• consumer rights deriving from EU law, for example those covering package holidays and cross-border shopping, would be at risk;
  • some businesses could collapse because of contractual and other operating difficulties;
  • the ability of UK business to prepare for no deal is limited, especially amongst small and medium sized enterprises (SMEs) because they lack capacity and don’t know what rules they would have to apply.


Impact on goods trade

  • Lorries seeking to leave or to enter the UK at the channel ports would have to go through customs and other checks on both sides of the Channel and tariffs would be payable on goods entering the EU and on goods entering the UK from the EU; the Port of Dover says that two minutes’ delay in the processing of lorries leaving the UK would create a 17 mile tailback; the same problems could occur the other side of the Channel, meaning delays to imports as well as exports;
  • Ninety per cent of UK goods exports would face tariffs when entering the EU and, although the average tariff is around four per cent, in some cases it is higher at around 10 per cent in the automotive sector and commonly over 20 per cent in relation to agri-food (see below); in the automotive sector the impact averages about £2,700 per car (the UK exported almost 700,000 cars to the EU in 2018);
  • Exporting would be complicated by the fact that the UK would no longer be a participant in the EU’s regulatory agencies that are responsible for certifying products sold in the Single Market; for example, medicines, chemicals, vehicles and aircraft (and their component parts) must be certified before sale or use;
  • The UK would lose its established trading relationships with those countries with which the EU has a trade agreement or agreements, so it would not be just the UK’s trade with the EU that would be affected but also that with many other countries including Canada, Japan, South Africa, South Korea, Turkey, much of South America, most countries in the Balkans and the Middle East;
  • In terms of EU imports, under WTO rules the UK would be obliged to impose the same duties it charged on imports from all other WTO member countries; it is sometimes suggested that the UK would charge no duties but that is would be impractical under WTO rules;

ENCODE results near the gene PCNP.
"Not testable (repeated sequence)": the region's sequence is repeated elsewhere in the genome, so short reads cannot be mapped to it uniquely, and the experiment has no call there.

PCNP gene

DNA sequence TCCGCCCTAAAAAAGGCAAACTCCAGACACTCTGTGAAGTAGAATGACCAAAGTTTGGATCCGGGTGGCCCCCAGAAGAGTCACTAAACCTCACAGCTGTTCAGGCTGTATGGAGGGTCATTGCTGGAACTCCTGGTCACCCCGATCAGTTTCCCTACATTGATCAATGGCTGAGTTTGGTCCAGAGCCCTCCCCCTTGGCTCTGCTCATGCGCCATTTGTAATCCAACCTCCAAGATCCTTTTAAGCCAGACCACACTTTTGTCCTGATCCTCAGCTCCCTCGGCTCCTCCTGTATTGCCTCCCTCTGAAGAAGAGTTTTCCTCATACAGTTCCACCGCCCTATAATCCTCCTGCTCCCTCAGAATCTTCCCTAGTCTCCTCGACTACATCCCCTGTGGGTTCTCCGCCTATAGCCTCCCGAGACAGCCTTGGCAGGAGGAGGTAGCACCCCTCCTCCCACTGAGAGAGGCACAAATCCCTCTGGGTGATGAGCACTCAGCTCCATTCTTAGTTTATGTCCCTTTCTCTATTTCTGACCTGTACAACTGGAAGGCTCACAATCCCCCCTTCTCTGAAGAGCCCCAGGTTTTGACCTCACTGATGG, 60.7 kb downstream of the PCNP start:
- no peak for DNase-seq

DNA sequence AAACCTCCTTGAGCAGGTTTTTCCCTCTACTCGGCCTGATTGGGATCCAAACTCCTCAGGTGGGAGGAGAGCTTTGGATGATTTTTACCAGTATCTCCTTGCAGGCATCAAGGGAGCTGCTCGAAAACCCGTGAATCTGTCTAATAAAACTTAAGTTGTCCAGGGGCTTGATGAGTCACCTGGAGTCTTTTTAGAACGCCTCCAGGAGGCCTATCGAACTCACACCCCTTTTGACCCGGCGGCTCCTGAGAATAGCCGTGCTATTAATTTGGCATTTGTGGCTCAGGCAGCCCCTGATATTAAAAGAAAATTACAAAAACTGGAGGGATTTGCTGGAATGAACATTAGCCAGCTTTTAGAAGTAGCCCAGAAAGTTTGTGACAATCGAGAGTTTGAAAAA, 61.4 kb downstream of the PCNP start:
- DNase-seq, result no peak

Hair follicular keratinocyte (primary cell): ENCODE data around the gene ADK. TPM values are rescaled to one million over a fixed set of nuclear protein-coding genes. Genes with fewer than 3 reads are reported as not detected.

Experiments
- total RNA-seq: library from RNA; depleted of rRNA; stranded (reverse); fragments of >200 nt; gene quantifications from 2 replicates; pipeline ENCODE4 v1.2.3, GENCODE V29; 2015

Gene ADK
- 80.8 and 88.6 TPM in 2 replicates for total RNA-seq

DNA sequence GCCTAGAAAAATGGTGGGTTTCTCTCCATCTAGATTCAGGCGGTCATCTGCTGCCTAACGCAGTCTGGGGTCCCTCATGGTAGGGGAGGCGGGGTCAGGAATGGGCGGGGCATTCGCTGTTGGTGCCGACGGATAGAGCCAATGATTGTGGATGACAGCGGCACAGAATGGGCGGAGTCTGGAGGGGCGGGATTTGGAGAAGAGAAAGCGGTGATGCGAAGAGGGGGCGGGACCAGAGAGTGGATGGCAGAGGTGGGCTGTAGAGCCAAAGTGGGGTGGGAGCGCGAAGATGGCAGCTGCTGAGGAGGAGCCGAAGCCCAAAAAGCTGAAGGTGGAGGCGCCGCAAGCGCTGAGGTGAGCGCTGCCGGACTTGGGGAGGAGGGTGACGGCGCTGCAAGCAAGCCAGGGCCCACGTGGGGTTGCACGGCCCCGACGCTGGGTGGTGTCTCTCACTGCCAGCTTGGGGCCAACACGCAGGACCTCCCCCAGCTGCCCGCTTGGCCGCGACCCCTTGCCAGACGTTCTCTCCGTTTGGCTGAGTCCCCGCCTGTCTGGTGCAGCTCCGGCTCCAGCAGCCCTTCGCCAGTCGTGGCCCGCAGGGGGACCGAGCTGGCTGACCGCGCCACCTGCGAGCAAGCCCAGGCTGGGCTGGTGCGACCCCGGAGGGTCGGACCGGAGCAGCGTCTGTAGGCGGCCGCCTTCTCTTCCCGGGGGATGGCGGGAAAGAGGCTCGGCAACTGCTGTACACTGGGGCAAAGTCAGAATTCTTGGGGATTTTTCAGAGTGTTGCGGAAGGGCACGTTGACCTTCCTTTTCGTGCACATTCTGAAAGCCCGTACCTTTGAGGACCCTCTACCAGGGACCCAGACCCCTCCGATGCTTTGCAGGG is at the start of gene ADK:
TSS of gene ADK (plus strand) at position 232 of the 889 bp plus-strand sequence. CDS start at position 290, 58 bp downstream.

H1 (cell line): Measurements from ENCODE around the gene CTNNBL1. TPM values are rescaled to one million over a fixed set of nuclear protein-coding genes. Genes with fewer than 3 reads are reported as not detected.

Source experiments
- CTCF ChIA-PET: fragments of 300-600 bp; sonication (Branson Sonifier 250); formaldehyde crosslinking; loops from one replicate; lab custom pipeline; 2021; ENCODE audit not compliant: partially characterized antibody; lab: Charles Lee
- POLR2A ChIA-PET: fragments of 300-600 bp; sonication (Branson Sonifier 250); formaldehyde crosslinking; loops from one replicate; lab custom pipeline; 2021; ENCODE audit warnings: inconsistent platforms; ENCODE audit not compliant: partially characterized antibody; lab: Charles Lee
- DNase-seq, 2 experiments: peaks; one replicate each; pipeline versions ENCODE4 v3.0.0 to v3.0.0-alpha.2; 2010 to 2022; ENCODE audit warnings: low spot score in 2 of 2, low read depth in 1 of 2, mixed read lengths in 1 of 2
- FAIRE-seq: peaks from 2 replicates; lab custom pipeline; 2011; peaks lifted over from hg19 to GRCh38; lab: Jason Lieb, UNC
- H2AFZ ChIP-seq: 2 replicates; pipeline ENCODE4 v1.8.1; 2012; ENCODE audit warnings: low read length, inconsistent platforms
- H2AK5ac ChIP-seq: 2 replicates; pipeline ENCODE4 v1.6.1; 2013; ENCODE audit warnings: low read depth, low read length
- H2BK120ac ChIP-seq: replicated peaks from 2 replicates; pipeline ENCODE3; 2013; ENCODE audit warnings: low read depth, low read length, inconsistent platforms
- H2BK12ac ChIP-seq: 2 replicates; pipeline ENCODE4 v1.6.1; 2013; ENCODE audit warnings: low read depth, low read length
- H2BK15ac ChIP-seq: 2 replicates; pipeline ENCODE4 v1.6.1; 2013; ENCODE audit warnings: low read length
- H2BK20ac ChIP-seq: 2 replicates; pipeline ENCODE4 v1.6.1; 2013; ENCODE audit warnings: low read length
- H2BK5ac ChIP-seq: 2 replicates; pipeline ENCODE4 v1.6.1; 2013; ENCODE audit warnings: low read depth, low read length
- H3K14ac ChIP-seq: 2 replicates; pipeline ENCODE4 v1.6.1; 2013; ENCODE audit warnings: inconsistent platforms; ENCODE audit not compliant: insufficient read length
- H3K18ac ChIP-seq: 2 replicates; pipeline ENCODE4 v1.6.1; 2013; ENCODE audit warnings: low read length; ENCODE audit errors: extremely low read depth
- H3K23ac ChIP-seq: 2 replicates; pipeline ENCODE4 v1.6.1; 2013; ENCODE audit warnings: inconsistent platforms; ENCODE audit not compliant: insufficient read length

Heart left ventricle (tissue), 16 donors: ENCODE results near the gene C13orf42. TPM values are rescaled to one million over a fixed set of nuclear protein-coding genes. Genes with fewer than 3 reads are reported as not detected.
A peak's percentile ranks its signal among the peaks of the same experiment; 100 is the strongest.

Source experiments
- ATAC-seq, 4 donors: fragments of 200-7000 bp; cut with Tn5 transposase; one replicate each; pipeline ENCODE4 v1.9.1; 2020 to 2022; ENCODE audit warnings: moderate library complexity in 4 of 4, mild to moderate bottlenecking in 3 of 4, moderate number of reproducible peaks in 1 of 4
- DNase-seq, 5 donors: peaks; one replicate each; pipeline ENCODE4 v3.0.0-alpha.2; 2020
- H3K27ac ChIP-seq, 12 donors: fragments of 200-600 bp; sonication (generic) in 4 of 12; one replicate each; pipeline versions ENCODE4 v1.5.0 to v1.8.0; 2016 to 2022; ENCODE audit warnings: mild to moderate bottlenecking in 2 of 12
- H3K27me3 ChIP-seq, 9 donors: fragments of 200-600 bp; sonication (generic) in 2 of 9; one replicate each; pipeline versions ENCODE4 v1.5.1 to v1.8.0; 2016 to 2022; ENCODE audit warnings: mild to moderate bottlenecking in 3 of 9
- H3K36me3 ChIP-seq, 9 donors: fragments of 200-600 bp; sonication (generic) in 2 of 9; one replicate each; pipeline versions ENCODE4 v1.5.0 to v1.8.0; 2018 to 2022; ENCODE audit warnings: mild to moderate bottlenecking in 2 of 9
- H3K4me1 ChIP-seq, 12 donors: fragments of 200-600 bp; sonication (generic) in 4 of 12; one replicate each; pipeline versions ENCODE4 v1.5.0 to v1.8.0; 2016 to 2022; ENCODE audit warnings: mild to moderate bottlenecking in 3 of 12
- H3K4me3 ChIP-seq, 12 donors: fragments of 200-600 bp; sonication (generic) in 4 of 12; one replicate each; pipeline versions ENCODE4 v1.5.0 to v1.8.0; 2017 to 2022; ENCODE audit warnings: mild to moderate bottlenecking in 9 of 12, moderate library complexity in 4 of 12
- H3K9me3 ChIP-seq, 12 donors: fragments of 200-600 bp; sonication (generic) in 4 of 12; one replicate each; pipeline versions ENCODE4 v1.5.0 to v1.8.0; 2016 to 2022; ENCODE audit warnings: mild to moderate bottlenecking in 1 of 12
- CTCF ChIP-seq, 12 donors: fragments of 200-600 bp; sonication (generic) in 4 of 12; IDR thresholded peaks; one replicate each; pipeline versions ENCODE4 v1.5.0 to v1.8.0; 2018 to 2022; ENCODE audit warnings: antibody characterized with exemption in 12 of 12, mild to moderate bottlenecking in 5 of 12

• Both the British Retail Consortium and the British Food importers and distributors organisation have warned of significant price increases as a result of the combination of tariffs being levied on imports and from the EU port disruption.

Impact on trade in services

  • Difficulties in goods trading would be more visible but the economic impact of the loss of services exports would be considerable; the UK had a £29 billion surplus in its services exports to the EU in 2018; the problem for services is the loss of the right to sell services in the Single Market and the impact of non-tariff barriers (NTBs);
  • UK businesses without a subsidiary in the EU would lose the right to offer services in the EU leading to uncertainty as to whether they would be able to continue to operate in the EU and in those countries with which the EU has trading agreements that cover services (g. Switzerland);
  • Many UK-based financial services providers would no longer be able to operate in the EU/EEA unless they had a subsidiary in an EU Member State; this would incentivise British businesses to relocate to the EU27; the contractual problems mentioned above are especially serious for financial services;
  • Professional qualifications in many fields, including law, accountancy, medicine, and teaching, would no longer be automatically recognised for UK citizens working in the EU or providing services to customers in the EU; for example, the Law Society estimates that legal services turnover would fall by 10 per cent (£3.5 billion a year) and up to 10,000 jobs would be lost as UK lawyers would lose the right to practice in 31 jurisdictions;
  • At present a broadcasting licence issued by Ofcom is valid throughout the EU; that would cease to be the case and British-based broadcasters would need separate EU authorisation to continue to operate in EU countries;
  • The movement of data between the EU and the UK could become unlawful as the European Commission will only decide whether the UK meets EU data protection standards after Brexit;
  • The loss of free movement rights would impact on businesses’ ability to move workers between branches across borders;
  • The movement of funds between the UK and the EU could be affected, causing potential cash-flow problems for businesses and individuals;